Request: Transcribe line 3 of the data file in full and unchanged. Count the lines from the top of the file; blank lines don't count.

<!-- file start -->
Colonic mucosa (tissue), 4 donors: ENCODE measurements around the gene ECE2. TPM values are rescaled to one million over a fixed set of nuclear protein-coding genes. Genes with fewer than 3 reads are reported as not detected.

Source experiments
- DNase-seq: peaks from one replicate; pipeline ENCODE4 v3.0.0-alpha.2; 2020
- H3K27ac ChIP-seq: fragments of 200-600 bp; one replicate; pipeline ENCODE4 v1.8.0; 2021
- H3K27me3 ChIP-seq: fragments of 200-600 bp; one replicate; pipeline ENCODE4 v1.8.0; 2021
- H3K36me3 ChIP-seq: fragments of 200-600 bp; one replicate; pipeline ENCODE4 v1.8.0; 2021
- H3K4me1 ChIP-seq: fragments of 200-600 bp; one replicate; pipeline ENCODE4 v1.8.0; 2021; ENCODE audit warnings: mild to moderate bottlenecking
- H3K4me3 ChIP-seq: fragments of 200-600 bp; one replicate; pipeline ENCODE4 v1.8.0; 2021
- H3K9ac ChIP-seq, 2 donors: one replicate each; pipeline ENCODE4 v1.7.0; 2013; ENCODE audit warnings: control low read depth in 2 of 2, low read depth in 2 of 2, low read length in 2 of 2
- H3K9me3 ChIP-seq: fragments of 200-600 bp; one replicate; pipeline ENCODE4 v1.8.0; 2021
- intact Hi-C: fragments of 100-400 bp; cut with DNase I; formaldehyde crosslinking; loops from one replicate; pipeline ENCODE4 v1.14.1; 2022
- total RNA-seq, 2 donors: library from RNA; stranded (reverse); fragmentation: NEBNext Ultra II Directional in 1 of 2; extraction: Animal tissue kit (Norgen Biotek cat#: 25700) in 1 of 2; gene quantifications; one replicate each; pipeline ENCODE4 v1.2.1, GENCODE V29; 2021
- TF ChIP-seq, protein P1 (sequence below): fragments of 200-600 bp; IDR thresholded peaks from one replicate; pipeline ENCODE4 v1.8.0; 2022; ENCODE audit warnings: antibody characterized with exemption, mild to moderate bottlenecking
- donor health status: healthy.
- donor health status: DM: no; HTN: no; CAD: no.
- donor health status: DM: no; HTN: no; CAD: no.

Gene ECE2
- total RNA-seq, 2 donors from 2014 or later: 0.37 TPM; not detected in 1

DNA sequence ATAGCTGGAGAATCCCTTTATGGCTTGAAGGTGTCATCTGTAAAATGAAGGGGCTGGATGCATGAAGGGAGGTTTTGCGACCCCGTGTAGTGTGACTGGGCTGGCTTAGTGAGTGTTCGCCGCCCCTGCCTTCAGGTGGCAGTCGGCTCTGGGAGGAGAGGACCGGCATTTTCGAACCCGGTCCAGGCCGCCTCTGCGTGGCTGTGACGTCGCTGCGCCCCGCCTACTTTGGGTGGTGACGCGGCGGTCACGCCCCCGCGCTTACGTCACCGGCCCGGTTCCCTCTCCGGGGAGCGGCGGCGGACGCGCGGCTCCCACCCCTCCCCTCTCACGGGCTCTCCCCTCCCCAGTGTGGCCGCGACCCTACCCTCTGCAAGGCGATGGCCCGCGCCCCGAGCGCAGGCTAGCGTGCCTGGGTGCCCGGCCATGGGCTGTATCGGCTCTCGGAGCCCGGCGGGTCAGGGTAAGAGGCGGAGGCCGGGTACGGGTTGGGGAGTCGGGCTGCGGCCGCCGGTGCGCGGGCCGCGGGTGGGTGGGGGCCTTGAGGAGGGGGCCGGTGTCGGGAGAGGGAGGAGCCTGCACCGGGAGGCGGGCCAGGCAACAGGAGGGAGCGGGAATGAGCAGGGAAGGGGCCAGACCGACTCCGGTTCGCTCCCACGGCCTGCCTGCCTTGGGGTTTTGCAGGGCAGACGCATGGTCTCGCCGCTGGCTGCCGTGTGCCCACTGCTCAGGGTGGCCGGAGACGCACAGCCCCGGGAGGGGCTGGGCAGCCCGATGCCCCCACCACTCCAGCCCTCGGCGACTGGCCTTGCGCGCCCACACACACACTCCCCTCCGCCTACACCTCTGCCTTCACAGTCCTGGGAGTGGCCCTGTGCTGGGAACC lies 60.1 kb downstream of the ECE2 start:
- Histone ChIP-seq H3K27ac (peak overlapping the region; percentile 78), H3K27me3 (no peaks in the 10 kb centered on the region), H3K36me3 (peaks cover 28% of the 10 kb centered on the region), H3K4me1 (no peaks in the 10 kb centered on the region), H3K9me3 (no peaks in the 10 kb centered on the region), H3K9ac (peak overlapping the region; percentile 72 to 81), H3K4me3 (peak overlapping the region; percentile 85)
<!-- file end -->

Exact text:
- DNase-seq: peaks from one replicate; pipeline ENCODE4 v3.0.0-alpha.2; 2020